Showing posts from June, 2008

Defending and preserving traditional marriage

Yesterday, in some wards in our stake here in California, a letter from the First Presidency was read. In the letter, it was requested that we do all that we can to support the proposed constitutional amendment on preserving traditional marriage here in California. In particular, we were asked to donate of our means and time to assure the passage of the ballot measure.

My wife reports that the letter was read in our home ward, while the bishop of the ward in which I serve had not yet received it. I have read reports that the letter was read in other states beside California, along with commentary that members in those states should support the efforts here. As far as I can determine, nobody got up and walked out in protest like some had suggested.

This invitation is to members of the church to become active in what some describe as a political issue. The church has made it clear over the years that this is a moral issue. That is why back in 2000 we were asked to place signs on our …

The sacred power of marriage

I come from a typical post-WWII California family. My parents were married in 1946 and had seven children within ten years. We were not LDS at first. Although we had our quarrels and disagreements, I grew up with happy memories of a loving family with four older sisters and one brother, my other brother having died shortly after his birth.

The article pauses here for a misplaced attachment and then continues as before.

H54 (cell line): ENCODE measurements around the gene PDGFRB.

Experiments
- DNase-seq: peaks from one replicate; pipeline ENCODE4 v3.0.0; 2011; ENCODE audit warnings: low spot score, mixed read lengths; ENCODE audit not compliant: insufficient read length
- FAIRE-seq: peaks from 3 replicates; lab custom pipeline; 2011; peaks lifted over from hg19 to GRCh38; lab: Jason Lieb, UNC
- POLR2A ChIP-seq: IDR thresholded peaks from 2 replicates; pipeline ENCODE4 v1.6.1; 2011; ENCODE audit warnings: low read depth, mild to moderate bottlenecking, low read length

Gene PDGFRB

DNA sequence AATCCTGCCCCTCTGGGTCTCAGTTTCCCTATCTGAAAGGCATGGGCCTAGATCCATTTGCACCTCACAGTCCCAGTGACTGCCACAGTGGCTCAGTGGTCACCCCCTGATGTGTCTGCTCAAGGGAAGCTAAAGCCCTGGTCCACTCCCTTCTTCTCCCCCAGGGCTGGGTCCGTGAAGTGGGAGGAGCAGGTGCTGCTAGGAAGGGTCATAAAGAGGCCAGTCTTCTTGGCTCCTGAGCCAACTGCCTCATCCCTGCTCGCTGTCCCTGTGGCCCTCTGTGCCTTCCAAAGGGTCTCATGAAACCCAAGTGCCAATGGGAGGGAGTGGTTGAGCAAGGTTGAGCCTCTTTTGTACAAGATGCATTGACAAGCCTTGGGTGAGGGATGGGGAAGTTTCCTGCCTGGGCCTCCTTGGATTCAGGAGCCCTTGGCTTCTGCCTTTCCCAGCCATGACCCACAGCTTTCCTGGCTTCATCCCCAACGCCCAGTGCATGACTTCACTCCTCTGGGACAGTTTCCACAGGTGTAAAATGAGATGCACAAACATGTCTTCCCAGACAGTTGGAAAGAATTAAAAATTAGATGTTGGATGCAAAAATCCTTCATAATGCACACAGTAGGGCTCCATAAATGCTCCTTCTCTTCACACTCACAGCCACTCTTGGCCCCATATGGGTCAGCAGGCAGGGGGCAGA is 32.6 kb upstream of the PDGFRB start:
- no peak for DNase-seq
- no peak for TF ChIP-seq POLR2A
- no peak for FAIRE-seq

Although I don’t remember much of the first few years of my life, we have family videos that show lots of happy scenes – visits to parks, local Southern California attractions and vacations. Because both my parents worked, my grandmother took care of me until I was old enough for school. Life was good in our little family growing up in the sixties.

As I matured, I observed my parents in a different way for the first time – as a married couple. I watched how my father treated my mother. He was and is a kind and gentle man. He adored my mother and wanted to give her everything he could to help her be happy. I know she loved and appreciated him …

The near death experience of an apostle

In keeping with the instruction from Brother Brigham in yesterday’s post, I add today the words of Heber C. Kimball, also from remarks made at the funeral of President Jedediah M. Grant, who died of pneumonia at the young age of forty, while faithfully serving in the First Presidency with Brigham and Heber. Again, the source is the Journal of Discourses, Volume 4, pp. 135-138 and the date is December 4, 1856.

“Jedediah is not dead. I went to see him one day last week, and he reached out his hand and shook hands with me; he could not speak, but he shook hands warmly with me. I felt for him, and wanted to raise him up, and to have him stay and help us whip the devils and bring to pass righteousness.

“I laid my hands upon him and blessed him, and asked God to strengthen his lungs that he might be easier, and in two or three minutes he raised himself up and talked for about an hour as busily as he could, telling me what he had seen and what he understood, until I was afraid he would weary…

Brigham Young teaches about evil spirits

And now, a few words of instruction from Brother Brigham on the subject of the evil spirits in the world around us. The occasion was the funeral of President Jedediah M. Grant on December 4, 1856. The Source is the Journal of Discourses, vol 4, pp. 129-134.

"…when I die…I do not wish any of you to cry and feel badly, but prepare yourselves to fight the devils while you live, and after you pass through the veil...there we will do a great deal more than we can here.